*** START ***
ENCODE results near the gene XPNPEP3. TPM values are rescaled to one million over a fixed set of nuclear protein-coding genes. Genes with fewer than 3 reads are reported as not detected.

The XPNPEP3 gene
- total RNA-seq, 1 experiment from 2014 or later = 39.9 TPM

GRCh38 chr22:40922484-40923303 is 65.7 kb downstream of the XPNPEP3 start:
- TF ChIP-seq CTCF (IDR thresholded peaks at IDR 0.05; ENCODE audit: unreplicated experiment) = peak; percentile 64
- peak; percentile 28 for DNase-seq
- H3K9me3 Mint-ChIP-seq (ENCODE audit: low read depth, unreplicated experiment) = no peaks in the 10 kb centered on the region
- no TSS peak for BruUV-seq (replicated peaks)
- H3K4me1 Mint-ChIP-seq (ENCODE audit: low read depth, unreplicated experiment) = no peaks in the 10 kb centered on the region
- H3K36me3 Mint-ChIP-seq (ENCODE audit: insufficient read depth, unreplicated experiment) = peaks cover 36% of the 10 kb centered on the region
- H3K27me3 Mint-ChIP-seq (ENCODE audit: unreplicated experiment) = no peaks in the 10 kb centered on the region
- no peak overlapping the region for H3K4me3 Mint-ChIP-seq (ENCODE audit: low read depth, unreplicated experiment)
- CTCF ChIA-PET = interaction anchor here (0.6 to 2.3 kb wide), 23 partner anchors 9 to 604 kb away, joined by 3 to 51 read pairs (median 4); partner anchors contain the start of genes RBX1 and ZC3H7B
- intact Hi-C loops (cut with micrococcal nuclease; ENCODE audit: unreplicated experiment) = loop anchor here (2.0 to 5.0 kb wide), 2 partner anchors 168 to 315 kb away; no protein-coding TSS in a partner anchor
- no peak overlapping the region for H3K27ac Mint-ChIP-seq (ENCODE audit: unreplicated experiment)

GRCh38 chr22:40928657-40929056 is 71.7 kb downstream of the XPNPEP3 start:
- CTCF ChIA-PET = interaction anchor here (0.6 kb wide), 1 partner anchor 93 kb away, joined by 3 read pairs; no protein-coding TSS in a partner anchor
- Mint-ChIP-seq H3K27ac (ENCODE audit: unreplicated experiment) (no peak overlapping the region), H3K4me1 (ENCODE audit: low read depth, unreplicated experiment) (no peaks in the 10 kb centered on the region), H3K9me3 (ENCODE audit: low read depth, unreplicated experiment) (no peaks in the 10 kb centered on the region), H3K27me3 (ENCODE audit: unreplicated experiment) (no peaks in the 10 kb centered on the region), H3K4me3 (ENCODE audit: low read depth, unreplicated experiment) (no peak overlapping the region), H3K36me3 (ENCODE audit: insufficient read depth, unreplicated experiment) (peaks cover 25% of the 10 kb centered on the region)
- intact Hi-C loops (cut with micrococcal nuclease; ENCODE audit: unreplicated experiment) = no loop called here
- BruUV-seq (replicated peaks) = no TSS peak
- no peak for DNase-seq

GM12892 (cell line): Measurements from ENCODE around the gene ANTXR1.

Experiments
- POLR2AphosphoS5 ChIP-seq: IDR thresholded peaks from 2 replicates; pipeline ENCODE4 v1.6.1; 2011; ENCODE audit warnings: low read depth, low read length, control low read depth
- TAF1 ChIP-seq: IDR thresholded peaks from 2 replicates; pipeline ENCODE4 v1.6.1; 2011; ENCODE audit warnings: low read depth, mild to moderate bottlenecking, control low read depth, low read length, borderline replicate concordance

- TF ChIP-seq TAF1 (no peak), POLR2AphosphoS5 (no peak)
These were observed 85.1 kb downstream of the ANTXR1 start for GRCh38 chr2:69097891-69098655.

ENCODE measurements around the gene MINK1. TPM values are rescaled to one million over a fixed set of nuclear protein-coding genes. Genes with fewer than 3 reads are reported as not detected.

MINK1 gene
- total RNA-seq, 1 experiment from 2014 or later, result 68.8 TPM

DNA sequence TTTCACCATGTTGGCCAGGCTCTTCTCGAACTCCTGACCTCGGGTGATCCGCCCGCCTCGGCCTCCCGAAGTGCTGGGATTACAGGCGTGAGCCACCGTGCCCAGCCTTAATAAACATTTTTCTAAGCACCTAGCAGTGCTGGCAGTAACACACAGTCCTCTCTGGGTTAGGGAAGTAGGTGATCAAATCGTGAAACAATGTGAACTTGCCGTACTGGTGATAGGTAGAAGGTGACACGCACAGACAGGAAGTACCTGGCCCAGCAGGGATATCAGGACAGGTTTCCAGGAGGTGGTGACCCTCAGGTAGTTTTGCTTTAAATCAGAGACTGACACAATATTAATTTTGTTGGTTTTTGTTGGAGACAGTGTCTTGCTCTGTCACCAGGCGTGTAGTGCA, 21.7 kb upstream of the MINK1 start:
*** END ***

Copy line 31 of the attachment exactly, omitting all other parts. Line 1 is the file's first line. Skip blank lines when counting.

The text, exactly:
DNA sequence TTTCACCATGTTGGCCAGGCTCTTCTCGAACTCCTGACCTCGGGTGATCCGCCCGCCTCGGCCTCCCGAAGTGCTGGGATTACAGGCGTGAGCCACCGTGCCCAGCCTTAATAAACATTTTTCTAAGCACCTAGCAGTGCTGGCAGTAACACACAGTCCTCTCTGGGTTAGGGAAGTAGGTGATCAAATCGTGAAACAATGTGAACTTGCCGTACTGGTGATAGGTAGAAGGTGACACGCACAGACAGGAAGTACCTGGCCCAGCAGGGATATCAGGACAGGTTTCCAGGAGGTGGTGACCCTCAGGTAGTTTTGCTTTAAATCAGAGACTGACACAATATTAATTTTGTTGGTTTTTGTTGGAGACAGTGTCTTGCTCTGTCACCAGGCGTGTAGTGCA, 21.7 kb upstream of the MINK1 start: